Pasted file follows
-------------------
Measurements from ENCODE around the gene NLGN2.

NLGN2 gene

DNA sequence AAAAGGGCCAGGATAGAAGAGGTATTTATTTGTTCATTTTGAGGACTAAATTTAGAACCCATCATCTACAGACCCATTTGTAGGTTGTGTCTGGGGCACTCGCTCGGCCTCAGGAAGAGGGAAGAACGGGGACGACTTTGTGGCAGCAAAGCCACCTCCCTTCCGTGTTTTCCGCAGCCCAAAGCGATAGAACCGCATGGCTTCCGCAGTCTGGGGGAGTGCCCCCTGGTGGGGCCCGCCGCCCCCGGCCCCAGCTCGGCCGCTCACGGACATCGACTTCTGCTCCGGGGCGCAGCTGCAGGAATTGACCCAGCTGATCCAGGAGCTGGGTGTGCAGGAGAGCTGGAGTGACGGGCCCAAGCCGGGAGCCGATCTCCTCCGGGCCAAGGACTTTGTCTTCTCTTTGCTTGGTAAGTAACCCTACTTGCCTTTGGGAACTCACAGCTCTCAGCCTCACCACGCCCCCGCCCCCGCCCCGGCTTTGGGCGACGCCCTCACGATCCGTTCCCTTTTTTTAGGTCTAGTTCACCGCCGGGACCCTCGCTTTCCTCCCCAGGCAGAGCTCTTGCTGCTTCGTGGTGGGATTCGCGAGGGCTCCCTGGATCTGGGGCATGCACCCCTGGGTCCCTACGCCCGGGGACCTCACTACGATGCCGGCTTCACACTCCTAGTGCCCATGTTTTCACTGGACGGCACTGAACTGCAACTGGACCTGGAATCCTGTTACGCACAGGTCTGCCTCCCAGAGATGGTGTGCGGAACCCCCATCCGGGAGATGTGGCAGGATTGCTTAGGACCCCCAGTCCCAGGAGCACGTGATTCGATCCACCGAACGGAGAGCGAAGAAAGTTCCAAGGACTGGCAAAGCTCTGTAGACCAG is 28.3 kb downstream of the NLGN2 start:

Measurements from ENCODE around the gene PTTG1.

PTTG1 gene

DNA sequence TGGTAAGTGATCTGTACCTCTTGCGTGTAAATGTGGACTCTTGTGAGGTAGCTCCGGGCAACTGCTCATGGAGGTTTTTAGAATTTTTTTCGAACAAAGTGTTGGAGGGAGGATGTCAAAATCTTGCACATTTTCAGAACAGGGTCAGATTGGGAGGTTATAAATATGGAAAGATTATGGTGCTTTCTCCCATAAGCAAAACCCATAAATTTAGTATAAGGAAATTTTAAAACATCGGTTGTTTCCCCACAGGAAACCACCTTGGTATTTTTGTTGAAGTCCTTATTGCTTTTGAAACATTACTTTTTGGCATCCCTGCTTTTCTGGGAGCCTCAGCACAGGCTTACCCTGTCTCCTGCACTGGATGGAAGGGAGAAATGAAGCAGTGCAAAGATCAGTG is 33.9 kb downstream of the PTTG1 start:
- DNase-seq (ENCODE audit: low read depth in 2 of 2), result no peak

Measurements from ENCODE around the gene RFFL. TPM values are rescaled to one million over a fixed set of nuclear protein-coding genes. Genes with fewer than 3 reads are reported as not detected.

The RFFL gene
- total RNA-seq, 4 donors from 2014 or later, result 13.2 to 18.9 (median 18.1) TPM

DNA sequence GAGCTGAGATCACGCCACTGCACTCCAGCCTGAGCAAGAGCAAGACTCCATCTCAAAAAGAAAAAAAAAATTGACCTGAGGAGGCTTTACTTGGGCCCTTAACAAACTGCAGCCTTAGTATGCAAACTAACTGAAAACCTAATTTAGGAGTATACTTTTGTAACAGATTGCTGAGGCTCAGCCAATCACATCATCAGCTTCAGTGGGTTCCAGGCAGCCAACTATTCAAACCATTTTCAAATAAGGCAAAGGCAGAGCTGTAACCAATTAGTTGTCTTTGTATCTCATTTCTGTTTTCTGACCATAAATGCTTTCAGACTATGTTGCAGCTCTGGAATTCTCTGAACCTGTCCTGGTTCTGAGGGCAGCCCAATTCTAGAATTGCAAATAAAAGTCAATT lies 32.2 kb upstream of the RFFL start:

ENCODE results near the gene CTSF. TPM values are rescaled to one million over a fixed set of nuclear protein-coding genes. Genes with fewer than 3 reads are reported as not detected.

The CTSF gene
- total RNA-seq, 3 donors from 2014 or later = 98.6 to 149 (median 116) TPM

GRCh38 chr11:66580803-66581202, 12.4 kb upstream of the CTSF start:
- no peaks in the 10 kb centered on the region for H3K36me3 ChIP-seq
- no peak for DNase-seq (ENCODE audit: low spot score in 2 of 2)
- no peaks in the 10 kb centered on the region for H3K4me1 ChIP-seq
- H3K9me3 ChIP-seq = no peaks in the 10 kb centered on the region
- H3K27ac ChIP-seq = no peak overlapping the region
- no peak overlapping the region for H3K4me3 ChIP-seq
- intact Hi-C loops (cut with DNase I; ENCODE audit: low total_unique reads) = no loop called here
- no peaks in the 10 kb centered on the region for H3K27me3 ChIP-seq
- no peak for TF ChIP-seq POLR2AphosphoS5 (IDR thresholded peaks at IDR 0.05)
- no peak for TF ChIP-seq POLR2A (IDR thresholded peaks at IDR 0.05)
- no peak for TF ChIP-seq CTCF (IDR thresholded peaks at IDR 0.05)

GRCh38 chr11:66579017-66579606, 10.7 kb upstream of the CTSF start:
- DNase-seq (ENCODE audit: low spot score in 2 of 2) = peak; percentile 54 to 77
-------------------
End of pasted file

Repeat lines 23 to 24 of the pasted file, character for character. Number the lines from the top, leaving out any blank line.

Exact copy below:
- no peaks in the 10 kb centered on the region for H3K27me3 ChIP-seq
- no peak for TF ChIP-seq POLR2AphosphoS5 (IDR thresholded peaks at IDR 0.05)